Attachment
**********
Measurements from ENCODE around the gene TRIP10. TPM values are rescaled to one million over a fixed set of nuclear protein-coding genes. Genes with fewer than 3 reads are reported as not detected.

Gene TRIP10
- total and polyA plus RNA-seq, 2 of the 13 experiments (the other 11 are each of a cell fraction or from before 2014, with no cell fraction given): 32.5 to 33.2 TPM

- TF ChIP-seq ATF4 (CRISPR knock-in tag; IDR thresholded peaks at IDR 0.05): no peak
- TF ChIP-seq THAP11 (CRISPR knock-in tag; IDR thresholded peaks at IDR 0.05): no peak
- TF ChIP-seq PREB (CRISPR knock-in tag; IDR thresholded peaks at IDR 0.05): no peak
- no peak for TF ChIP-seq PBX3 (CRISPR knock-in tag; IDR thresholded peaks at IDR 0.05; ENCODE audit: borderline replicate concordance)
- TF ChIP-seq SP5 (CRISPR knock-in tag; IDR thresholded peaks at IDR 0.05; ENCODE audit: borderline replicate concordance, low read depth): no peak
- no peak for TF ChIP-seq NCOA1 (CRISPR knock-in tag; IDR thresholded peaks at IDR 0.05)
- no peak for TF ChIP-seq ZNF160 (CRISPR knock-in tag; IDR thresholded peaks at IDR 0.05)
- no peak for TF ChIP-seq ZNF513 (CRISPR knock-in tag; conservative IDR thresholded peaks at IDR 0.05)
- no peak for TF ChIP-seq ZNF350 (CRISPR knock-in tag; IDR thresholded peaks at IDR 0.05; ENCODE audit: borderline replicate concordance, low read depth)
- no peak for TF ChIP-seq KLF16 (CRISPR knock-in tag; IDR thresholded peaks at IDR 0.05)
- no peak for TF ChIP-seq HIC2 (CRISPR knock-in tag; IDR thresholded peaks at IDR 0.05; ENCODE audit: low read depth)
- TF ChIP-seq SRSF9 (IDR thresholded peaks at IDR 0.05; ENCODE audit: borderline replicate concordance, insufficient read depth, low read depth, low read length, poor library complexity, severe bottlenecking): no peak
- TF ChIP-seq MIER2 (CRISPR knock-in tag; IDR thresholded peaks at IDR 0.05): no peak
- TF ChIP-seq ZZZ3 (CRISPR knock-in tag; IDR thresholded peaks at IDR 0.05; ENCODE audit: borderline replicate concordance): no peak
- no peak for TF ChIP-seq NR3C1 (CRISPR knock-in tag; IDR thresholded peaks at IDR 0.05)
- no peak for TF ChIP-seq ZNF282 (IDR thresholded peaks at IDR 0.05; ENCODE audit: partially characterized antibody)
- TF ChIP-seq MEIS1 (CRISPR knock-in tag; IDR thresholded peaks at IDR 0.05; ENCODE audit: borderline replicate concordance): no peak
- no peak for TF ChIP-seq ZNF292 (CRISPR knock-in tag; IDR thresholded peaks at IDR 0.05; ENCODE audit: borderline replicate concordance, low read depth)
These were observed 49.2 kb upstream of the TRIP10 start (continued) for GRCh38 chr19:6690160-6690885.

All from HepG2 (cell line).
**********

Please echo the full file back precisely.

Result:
Measurements from ENCODE around the gene TRIP10. TPM values are rescaled to one million over a fixed set of nuclear protein-coding genes. Genes with fewer than 3 reads are reported as not detected.

Gene TRIP10
- total and polyA plus RNA-seq, 2 of the 13 experiments (the other 11 are each of a cell fraction or from before 2014, with no cell fraction given): 32.5 to 33.2 TPM

- TF ChIP-seq ATF4 (CRISPR knock-in tag; IDR thresholded peaks at IDR 0.05): no peak
- TF ChIP-seq THAP11 (CRISPR knock-in tag; IDR thresholded peaks at IDR 0.05): no peak
- TF ChIP-seq PREB (CRISPR knock-in tag; IDR thresholded peaks at IDR 0.05): no peak
- no peak for TF ChIP-seq PBX3 (CRISPR knock-in tag; IDR thresholded peaks at IDR 0.05; ENCODE audit: borderline replicate concordance)
- TF ChIP-seq SP5 (CRISPR knock-in tag; IDR thresholded peaks at IDR 0.05; ENCODE audit: borderline replicate concordance, low read depth): no peak
- no peak for TF ChIP-seq NCOA1 (CRISPR knock-in tag; IDR thresholded peaks at IDR 0.05)
- no peak for TF ChIP-seq ZNF160 (CRISPR knock-in tag; IDR thresholded peaks at IDR 0.05)
- no peak for TF ChIP-seq ZNF513 (CRISPR knock-in tag; conservative IDR thresholded peaks at IDR 0.05)
- no peak for TF ChIP-seq ZNF350 (CRISPR knock-in tag; IDR thresholded peaks at IDR 0.05; ENCODE audit: borderline replicate concordance, low read depth)
- no peak for TF ChIP-seq KLF16 (CRISPR knock-in tag; IDR thresholded peaks at IDR 0.05)
- no peak for TF ChIP-seq HIC2 (CRISPR knock-in tag; IDR thresholded peaks at IDR 0.05; ENCODE audit: low read depth)
- TF ChIP-seq SRSF9 (IDR thresholded peaks at IDR 0.05; ENCODE audit: borderline replicate concordance, insufficient read depth, low read depth, low read length, poor library complexity, severe bottlenecking): no peak
- TF ChIP-seq MIER2 (CRISPR knock-in tag; IDR thresholded peaks at IDR 0.05): no peak
- TF ChIP-seq ZZZ3 (CRISPR knock-in tag; IDR thresholded peaks at IDR 0.05; ENCODE audit: borderline replicate concordance): no peak
- no peak for TF ChIP-seq NR3C1 (CRISPR knock-in tag; IDR thresholded peaks at IDR 0.05)
- no peak for TF ChIP-seq ZNF282 (IDR thresholded peaks at IDR 0.05; ENCODE audit: partially characterized antibody)
- TF ChIP-seq MEIS1 (CRISPR knock-in tag; IDR thresholded peaks at IDR 0.05; ENCODE audit: borderline replicate concordance): no peak
- no peak for TF ChIP-seq ZNF292 (CRISPR knock-in tag; IDR thresholded peaks at IDR 0.05; ENCODE audit: borderline replicate concordance, low read depth)
These were observed 49.2 kb upstream of the TRIP10 start (continued) for GRCh38 chr19:6690160-6690885.

All from HepG2 (cell line).